By 2015, the goal is to widen the free trade bloc to include Cambodia, Laos, Myanmar and Vietnam. These four countries had only lately joined ASEAN, then composed of the Philippines, Singapore, Indonesia, Thailand, Malaysia and Brunei.

Taken as a single entity, the 10 countries make an impressive fraternity of nations that could pose some serious flexing of trading muscles. With a strong resolve to establish the ASEAN Community in five years time, this will essentially mean deepening the integration of the members’ economies, as well as political, security, and socio-cultural traits.

An ASEAN Secretariat has been at work since 1981 helping facilitate and coordinate member nations to work together towards realizing the various programs that have been agreed on during past summits; the ultimate goal is to become a truly one ASEAN region by 2020.

Uneven benefits

While the ASEAN vision, which focuses on accelerating economic growth, social progress and cultural development in the region, becomes increasingly clearer and attainable, the benefits for some individual members have not been more transparent.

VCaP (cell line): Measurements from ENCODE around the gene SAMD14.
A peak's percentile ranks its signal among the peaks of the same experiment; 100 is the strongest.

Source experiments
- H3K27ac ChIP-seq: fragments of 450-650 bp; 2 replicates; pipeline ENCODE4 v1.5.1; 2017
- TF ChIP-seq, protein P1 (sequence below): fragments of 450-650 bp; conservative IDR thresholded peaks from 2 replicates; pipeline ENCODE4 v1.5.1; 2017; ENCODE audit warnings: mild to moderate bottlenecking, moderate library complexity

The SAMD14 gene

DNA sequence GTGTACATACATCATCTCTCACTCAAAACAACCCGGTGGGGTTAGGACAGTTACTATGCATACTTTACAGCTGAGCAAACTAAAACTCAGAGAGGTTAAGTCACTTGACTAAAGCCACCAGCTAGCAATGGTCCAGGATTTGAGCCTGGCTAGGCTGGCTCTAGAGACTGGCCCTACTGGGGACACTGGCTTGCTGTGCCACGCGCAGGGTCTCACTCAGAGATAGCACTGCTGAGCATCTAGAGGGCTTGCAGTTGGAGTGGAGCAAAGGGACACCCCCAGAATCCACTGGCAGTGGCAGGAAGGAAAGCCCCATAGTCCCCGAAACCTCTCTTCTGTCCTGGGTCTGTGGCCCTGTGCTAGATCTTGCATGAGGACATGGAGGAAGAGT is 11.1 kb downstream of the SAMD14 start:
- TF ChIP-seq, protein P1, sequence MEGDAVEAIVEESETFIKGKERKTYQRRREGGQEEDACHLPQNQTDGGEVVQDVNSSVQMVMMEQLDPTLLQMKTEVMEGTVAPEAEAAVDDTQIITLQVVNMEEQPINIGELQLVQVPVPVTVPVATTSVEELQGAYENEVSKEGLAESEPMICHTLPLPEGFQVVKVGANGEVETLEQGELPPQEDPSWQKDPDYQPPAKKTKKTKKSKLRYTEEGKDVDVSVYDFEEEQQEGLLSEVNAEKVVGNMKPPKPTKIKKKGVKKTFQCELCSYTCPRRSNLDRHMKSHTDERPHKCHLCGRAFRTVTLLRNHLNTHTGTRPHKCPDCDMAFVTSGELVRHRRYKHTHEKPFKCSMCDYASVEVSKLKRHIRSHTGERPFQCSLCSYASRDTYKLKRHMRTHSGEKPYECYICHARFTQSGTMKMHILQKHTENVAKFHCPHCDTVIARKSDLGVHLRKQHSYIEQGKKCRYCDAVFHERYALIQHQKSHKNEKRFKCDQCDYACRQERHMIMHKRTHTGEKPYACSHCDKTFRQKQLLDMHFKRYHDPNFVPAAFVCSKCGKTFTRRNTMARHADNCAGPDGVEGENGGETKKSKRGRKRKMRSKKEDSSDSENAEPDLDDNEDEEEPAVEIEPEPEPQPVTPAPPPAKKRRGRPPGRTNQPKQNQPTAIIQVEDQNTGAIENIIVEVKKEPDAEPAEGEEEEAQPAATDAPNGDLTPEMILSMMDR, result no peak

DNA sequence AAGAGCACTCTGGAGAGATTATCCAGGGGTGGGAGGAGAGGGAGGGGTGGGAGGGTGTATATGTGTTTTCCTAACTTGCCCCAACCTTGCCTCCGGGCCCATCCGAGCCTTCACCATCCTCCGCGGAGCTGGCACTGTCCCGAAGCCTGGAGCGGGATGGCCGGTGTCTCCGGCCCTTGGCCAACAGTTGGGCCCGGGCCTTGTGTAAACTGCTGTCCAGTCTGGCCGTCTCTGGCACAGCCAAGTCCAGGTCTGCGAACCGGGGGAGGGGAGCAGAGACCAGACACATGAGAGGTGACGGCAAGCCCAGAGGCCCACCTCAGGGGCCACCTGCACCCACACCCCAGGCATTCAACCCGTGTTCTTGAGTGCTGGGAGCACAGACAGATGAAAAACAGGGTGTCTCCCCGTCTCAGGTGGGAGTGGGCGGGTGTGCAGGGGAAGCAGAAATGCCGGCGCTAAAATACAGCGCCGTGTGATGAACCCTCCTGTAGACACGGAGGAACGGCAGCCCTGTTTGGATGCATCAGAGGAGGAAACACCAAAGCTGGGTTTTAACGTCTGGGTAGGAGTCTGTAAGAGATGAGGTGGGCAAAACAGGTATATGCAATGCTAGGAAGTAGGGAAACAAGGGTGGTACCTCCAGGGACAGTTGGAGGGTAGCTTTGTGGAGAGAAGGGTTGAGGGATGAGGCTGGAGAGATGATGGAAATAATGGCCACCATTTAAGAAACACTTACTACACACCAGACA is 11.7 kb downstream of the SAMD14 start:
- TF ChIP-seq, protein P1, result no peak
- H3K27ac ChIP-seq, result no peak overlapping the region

In particular focus is the presence of free trade agreements signed by ASEAN with developed and newly industrialized countries.

Indonesia, for example, has been very vocal about delaying the elimination of import tariffs on more than 300 Chinese products. According to local industry players, more than a dozen sectors including steel and textiles could collapse because they will not ready to compete with low-cost Chinese imports.

Under a free trade agreement between China and ASEAN which took effect Jan. 1 this year, Indonesia is required to remove import duties on 6,682 Chinese products. Despite the strong representation by Indonesian business chambers, the government had been not overly supportive.

Thailand is also seeing its textile and garment industry in grave peril with the signing of the FTA with China. The latter has highly modernized and efficient machineries and systems that, coupled with low wages, make for low-cost clothing materials and apparel.

Collapse in competitiveness

For the Philippines in particular, the lowering of tariff barriers has been seen as the cause in the collapse of a large number of industries and the reduction of productive farmlands. Some industries that have lost competitiveness are textiles, rubber, tire, tile, ceramics, battery, petrochemicals, plastics, pulp and paper and foundry.

In agricultural production, on the other hand, production of rice, corn, sugar, onion, garlic and livestock has been affected. In fact, for some agricultural products, which were previously in positions of export or self-reliance, are now being imported.